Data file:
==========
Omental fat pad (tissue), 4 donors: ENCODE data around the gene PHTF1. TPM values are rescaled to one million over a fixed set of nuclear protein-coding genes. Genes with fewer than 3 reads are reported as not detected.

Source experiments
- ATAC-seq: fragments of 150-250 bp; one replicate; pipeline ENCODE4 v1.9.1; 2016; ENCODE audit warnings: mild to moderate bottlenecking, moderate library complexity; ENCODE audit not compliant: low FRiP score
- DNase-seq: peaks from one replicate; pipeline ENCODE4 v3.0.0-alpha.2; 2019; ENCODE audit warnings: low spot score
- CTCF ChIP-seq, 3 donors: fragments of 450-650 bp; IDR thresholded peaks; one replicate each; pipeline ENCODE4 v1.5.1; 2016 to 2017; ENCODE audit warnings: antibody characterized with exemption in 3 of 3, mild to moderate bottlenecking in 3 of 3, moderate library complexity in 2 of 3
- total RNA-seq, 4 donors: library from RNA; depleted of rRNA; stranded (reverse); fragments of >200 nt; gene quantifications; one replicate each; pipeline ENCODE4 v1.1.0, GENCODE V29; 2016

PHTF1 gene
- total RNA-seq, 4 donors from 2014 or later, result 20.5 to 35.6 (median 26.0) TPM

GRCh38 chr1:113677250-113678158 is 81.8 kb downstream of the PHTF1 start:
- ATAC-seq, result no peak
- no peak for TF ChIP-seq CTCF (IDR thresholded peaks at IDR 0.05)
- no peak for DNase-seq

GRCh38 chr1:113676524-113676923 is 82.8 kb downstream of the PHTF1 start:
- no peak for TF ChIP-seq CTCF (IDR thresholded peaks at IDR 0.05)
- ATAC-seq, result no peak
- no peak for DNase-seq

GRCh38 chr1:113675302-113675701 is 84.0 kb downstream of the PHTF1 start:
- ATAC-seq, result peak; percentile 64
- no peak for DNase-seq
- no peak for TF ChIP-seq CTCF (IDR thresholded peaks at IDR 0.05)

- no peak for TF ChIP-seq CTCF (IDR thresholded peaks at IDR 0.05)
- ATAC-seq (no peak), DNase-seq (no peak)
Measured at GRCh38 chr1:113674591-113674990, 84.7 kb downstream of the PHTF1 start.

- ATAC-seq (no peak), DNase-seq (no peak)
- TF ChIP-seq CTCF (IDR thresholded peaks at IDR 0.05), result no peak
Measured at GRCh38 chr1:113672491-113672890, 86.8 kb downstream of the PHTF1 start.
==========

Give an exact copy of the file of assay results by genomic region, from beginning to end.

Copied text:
Omental fat pad (tissue), 4 donors: ENCODE data around the gene PHTF1. TPM values are rescaled to one million over a fixed set of nuclear protein-coding genes. Genes with fewer than 3 reads are reported as not detected.

Source experiments
- ATAC-seq: fragments of 150-250 bp; one replicate; pipeline ENCODE4 v1.9.1; 2016; ENCODE audit warnings: mild to moderate bottlenecking, moderate library complexity; ENCODE audit not compliant: low FRiP score
- DNase-seq: peaks from one replicate; pipeline ENCODE4 v3.0.0-alpha.2; 2019; ENCODE audit warnings: low spot score
- CTCF ChIP-seq, 3 donors: fragments of 450-650 bp; IDR thresholded peaks; one replicate each; pipeline ENCODE4 v1.5.1; 2016 to 2017; ENCODE audit warnings: antibody characterized with exemption in 3 of 3, mild to moderate bottlenecking in 3 of 3, moderate library complexity in 2 of 3
- total RNA-seq, 4 donors: library from RNA; depleted of rRNA; stranded (reverse); fragments of >200 nt; gene quantifications; one replicate each; pipeline ENCODE4 v1.1.0, GENCODE V29; 2016

PHTF1 gene
- total RNA-seq, 4 donors from 2014 or later, result 20.5 to 35.6 (median 26.0) TPM

GRCh38 chr1:113677250-113678158 is 81.8 kb downstream of the PHTF1 start:
- ATAC-seq, result no peak
- no peak for TF ChIP-seq CTCF (IDR thresholded peaks at IDR 0.05)
- no peak for DNase-seq

GRCh38 chr1:113676524-113676923 is 82.8 kb downstream of the PHTF1 start:
- no peak for TF ChIP-seq CTCF (IDR thresholded peaks at IDR 0.05)
- ATAC-seq, result no peak
- no peak for DNase-seq

GRCh38 chr1:113675302-113675701 is 84.0 kb downstream of the PHTF1 start:
- ATAC-seq, result peak; percentile 64
- no peak for DNase-seq
- no peak for TF ChIP-seq CTCF (IDR thresholded peaks at IDR 0.05)

- no peak for TF ChIP-seq CTCF (IDR thresholded peaks at IDR 0.05)
- ATAC-seq (no peak), DNase-seq (no peak)
Measured at GRCh38 chr1:113674591-113674990, 84.7 kb downstream of the PHTF1 start.

- ATAC-seq (no peak), DNase-seq (no peak)
- TF ChIP-seq CTCF (IDR thresholded peaks at IDR 0.05), result no peak
Measured at GRCh38 chr1:113672491-113672890, 86.8 kb downstream of the PHTF1 start.